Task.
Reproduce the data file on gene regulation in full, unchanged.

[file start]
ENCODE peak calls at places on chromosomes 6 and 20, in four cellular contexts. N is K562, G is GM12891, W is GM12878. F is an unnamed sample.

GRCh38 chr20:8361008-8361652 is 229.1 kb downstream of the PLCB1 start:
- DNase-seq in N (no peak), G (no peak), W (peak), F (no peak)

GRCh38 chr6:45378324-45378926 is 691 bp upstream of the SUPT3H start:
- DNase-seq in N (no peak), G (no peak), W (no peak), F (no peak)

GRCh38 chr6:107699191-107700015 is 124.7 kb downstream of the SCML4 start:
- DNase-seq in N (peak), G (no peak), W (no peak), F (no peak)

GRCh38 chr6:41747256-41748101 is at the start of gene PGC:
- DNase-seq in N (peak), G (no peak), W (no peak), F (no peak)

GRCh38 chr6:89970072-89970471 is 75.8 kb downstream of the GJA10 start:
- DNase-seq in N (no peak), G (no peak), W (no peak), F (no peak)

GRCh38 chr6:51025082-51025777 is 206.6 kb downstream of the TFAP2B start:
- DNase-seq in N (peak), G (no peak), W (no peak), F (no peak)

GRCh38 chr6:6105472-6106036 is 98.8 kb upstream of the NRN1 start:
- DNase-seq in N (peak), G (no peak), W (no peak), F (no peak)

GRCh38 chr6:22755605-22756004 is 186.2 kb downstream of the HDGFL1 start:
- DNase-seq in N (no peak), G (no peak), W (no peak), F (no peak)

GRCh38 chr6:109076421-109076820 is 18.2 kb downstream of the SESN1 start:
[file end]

ENCODE peak calls at places on chromosomes 6 and 20, in four cellular contexts. N is K562, G is GM12891, W is GM12878. F is an unnamed sample.

GRCh38 chr20:8361008-8361652 is 229.1 kb downstream of the PLCB1 start:
- DNase-seq in N (no peak), G (no peak), W (peak), F (no peak)

GRCh38 chr6:45378324-45378926 is 691 bp upstream of the SUPT3H start:
- DNase-seq in N (no peak), G (no peak), W (no peak), F (no peak)

GRCh38 chr6:107699191-107700015 is 124.7 kb downstream of the SCML4 start:
- DNase-seq in N (peak), G (no peak), W (no peak), F (no peak)

GRCh38 chr6:41747256-41748101 is at the start of gene PGC:
- DNase-seq in N (peak), G (no peak), W (no peak), F (no peak)

GRCh38 chr6:89970072-89970471 is 75.8 kb downstream of the GJA10 start:
- DNase-seq in N (no peak), G (no peak), W (no peak), F (no peak)

GRCh38 chr6:51025082-51025777 is 206.6 kb downstream of the TFAP2B start:
- DNase-seq in N (peak), G (no peak), W (no peak), F (no peak)

GRCh38 chr6:6105472-6106036 is 98.8 kb upstream of the NRN1 start:
- DNase-seq in N (peak), G (no peak), W (no peak), F (no peak)

GRCh38 chr6:22755605-22756004 is 186.2 kb downstream of the HDGFL1 start:
- DNase-seq in N (no peak), G (no peak), W (no peak), F (no peak)

GRCh38 chr6:109076421-109076820 is 18.2 kb downstream of the SESN1 start: